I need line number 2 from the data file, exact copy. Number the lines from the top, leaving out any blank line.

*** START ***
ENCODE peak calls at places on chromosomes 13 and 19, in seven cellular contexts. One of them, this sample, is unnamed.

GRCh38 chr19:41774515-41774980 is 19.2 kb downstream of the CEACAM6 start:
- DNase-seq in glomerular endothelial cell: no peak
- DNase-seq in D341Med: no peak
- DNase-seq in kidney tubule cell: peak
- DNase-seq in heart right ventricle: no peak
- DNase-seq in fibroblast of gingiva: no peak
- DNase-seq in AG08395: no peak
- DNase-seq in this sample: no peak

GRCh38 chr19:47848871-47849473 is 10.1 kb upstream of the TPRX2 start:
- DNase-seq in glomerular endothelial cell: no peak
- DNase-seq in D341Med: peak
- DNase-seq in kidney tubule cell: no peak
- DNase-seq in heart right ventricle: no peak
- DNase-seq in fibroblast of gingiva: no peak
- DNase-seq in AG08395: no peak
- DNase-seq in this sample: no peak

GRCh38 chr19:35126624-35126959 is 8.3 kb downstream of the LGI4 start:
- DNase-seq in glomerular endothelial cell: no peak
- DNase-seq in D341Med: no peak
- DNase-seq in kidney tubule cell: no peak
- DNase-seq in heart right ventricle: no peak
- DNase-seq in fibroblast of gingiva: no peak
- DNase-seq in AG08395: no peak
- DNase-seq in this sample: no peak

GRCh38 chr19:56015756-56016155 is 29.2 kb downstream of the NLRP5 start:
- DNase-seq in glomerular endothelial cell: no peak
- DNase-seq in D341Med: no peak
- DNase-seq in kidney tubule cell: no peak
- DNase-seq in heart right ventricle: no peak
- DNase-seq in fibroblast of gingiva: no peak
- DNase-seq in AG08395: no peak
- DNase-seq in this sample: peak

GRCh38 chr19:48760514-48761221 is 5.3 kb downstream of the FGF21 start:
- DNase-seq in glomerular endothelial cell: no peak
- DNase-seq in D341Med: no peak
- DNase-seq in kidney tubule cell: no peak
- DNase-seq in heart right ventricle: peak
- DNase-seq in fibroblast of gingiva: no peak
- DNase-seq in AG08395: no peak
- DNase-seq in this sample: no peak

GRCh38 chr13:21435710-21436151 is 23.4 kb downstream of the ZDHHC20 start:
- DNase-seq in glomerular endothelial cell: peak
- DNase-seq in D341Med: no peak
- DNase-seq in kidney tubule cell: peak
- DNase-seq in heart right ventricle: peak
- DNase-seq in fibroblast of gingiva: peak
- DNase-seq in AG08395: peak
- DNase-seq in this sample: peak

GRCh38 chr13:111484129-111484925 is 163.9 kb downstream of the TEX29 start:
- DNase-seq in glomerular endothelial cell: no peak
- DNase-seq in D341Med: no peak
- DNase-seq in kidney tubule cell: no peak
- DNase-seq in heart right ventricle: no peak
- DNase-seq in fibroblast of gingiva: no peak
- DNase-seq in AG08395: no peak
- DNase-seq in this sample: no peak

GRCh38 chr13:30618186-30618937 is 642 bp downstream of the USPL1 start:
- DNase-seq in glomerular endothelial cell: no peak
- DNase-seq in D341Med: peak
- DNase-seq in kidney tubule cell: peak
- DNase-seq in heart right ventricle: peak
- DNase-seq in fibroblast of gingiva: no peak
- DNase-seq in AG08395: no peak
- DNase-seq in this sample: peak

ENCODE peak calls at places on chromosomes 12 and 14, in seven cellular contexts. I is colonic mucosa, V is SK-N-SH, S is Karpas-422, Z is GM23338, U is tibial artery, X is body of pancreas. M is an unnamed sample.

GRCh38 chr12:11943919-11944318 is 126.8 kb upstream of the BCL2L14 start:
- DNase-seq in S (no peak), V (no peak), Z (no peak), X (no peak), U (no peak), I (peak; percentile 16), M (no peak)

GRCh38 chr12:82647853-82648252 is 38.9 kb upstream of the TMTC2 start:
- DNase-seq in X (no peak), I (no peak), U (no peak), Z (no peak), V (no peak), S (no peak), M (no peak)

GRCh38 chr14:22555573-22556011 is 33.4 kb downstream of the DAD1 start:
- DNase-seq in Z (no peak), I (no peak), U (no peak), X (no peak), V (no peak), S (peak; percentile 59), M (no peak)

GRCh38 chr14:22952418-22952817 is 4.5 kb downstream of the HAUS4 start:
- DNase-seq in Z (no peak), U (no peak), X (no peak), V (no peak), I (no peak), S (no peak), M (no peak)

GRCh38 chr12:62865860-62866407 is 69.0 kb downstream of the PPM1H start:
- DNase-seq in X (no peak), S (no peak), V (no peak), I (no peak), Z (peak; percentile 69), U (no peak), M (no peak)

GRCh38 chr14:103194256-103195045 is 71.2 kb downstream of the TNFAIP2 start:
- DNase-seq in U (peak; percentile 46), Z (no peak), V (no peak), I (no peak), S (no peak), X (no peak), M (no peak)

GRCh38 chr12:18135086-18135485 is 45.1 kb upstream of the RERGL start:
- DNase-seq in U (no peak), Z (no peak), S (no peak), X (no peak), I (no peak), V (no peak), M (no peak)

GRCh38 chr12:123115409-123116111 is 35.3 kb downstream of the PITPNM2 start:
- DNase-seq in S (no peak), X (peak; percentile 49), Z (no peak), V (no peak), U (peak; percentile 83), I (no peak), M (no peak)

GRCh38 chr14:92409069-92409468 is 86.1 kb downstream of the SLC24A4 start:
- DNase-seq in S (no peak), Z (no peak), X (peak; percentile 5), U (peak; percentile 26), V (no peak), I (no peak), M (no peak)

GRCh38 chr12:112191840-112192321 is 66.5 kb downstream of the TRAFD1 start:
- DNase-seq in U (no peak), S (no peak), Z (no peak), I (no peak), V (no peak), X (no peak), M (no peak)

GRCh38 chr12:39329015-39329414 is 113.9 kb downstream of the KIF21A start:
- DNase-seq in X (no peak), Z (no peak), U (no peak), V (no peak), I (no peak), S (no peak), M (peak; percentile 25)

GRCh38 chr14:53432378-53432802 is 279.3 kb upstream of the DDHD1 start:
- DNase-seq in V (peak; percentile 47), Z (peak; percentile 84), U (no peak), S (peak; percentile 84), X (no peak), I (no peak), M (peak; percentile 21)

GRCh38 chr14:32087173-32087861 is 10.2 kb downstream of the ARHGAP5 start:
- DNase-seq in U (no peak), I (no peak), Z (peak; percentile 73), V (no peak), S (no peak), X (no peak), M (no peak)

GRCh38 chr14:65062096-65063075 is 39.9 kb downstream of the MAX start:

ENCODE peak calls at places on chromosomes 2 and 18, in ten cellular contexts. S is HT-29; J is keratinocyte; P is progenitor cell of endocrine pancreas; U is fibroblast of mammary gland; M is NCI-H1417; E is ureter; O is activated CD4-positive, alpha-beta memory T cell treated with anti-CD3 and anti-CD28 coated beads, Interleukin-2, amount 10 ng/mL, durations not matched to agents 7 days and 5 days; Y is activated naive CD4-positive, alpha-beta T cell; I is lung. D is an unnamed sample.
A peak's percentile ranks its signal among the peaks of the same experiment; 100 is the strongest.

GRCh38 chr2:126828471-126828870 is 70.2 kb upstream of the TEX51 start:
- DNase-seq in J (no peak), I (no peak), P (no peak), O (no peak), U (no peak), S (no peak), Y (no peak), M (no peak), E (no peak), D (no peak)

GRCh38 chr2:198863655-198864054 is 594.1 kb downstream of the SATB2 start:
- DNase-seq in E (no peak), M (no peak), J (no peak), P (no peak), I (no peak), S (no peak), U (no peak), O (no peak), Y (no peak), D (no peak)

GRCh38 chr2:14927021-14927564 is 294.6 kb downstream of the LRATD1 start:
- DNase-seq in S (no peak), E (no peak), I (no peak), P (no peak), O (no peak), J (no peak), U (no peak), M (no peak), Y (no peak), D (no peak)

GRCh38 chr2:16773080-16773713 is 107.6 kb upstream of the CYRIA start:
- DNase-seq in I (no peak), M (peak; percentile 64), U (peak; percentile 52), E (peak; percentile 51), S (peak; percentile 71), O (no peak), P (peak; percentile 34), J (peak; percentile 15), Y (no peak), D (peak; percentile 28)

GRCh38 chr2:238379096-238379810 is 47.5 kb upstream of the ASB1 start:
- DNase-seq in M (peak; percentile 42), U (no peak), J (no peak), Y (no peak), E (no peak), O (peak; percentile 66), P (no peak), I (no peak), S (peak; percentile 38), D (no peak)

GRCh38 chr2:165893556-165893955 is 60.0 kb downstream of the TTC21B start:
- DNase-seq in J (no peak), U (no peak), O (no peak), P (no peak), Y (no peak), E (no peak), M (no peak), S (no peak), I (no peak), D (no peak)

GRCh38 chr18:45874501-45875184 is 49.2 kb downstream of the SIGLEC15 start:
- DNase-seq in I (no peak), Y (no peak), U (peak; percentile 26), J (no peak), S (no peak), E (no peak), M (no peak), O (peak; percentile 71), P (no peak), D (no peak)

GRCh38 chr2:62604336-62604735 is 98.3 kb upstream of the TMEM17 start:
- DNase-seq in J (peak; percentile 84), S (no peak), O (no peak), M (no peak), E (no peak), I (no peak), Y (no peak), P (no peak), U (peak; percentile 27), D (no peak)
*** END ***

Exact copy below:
GRCh38 chr19:41774515-41774980 is 19.2 kb downstream of the CEACAM6 start: